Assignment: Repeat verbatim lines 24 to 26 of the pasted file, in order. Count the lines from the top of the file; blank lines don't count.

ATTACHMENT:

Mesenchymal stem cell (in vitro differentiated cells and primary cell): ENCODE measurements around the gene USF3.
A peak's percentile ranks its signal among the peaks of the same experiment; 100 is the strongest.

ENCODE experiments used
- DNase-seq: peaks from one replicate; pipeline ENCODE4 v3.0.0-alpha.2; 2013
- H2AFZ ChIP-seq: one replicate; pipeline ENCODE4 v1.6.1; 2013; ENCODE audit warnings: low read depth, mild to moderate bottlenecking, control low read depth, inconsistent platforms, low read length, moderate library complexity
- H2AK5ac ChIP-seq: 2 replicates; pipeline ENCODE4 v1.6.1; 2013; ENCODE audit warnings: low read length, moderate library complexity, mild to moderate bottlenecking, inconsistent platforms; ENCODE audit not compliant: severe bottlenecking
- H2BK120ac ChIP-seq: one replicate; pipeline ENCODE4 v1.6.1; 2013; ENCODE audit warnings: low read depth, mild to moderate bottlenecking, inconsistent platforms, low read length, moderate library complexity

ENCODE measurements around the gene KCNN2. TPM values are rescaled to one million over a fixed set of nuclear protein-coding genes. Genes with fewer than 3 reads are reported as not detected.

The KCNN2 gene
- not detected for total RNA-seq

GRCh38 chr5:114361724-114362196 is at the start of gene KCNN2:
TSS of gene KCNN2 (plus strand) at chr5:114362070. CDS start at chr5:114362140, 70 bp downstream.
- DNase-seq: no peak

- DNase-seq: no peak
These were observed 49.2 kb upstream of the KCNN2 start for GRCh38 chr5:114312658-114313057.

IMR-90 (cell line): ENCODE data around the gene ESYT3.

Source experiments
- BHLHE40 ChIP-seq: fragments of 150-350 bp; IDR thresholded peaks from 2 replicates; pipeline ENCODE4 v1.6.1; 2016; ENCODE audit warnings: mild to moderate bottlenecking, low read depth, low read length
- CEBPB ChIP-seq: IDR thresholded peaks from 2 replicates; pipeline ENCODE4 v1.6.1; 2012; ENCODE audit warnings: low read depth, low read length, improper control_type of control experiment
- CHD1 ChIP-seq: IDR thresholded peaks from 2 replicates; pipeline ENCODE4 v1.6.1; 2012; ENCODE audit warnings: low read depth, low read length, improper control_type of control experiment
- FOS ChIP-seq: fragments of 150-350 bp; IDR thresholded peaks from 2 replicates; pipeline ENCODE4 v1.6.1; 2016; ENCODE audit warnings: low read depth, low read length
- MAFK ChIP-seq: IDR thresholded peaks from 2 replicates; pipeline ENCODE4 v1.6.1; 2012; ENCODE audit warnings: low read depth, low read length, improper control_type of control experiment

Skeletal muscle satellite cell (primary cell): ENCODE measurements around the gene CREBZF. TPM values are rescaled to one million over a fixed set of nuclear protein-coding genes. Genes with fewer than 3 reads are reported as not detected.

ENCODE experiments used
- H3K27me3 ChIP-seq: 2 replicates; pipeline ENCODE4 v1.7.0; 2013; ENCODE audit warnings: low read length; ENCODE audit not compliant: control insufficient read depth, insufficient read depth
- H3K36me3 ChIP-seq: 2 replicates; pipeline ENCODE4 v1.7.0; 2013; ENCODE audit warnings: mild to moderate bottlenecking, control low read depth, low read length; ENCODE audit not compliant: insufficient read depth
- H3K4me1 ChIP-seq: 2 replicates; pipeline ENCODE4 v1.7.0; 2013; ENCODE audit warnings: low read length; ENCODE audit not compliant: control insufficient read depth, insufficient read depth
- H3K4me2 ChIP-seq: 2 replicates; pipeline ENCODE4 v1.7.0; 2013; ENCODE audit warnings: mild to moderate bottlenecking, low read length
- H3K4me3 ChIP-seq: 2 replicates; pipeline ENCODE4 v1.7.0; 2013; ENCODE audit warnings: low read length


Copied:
ENCODE experiments used
- H3K27me3 ChIP-seq: 2 replicates; pipeline ENCODE4 v1.7.0; 2013; ENCODE audit warnings: low read length; ENCODE audit not compliant: control insufficient read depth, insufficient read depth
- H3K36me3 ChIP-seq: 2 replicates; pipeline ENCODE4 v1.7.0; 2013; ENCODE audit warnings: mild to moderate bottlenecking, control low read depth, low read length; ENCODE audit not compliant: insufficient read depth